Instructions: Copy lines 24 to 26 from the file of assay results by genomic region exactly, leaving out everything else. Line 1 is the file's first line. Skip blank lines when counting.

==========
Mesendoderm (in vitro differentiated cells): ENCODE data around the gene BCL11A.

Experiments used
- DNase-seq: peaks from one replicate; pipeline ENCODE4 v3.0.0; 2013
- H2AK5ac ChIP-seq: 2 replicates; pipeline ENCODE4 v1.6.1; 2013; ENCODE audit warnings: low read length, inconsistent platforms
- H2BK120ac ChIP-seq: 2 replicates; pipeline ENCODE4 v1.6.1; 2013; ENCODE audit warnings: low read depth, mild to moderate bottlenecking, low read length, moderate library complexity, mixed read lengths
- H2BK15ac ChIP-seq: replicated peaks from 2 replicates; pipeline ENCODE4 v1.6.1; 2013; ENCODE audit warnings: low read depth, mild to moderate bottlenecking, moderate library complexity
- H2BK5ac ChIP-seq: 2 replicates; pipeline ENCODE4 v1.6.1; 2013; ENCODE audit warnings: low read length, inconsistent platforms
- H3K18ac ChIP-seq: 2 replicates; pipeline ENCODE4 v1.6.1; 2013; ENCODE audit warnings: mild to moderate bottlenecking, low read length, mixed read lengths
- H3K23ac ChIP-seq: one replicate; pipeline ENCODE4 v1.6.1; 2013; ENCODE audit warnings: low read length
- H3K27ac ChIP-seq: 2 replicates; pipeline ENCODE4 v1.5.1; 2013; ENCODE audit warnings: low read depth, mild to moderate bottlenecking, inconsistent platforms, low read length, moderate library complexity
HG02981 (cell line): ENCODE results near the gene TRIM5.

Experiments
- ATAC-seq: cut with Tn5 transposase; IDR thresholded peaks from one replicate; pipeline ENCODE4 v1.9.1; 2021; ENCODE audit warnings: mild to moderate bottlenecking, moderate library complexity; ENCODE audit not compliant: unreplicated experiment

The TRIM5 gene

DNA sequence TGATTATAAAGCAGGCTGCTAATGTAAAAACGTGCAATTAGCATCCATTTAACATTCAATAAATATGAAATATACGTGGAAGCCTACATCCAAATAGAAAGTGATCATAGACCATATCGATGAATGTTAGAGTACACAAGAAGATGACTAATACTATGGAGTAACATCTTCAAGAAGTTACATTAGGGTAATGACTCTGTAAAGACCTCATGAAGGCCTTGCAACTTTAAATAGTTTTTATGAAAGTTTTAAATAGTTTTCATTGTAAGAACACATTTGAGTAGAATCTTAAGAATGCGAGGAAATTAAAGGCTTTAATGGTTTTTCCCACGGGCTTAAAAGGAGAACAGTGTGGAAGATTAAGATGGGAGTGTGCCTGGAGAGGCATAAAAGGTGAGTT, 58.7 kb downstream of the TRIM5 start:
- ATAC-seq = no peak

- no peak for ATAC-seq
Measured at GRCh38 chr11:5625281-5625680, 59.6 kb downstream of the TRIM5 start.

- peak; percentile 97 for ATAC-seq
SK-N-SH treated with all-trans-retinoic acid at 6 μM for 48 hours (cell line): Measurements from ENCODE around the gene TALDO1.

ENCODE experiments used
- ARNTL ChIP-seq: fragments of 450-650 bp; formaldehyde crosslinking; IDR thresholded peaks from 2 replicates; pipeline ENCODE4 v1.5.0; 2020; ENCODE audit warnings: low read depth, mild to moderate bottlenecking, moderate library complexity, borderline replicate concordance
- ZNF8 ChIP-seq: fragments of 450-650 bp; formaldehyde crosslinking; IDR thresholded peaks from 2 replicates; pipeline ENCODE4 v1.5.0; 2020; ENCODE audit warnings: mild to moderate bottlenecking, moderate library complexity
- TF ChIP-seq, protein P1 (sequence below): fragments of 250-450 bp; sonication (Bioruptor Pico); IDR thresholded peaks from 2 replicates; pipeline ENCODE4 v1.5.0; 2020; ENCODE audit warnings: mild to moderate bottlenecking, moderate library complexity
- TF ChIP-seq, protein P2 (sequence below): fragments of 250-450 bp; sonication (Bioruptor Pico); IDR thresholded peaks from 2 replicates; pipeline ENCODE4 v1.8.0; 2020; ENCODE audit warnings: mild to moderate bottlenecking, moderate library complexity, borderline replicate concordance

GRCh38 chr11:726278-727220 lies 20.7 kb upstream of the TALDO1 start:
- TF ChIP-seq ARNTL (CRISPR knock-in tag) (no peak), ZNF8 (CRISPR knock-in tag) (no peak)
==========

- TF ChIP-seq, protein P1 (sequence below): fragments of 250-450 bp; sonication (Bioruptor Pico); IDR thresholded peaks from 2 replicates; pipeline ENCODE4 v1.5.0; 2020; ENCODE audit warnings: mild to moderate bottlenecking, moderate library complexity
- TF ChIP-seq, protein P2 (sequence below): fragments of 250-450 bp; sonication (Bioruptor Pico); IDR thresholded peaks from 2 replicates; pipeline ENCODE4 v1.8.0; 2020; ENCODE audit warnings: mild to moderate bottlenecking, moderate library complexity, borderline replicate concordance

GRCh38 chr11:726278-727220 lies 20.7 kb upstream of the TALDO1 start: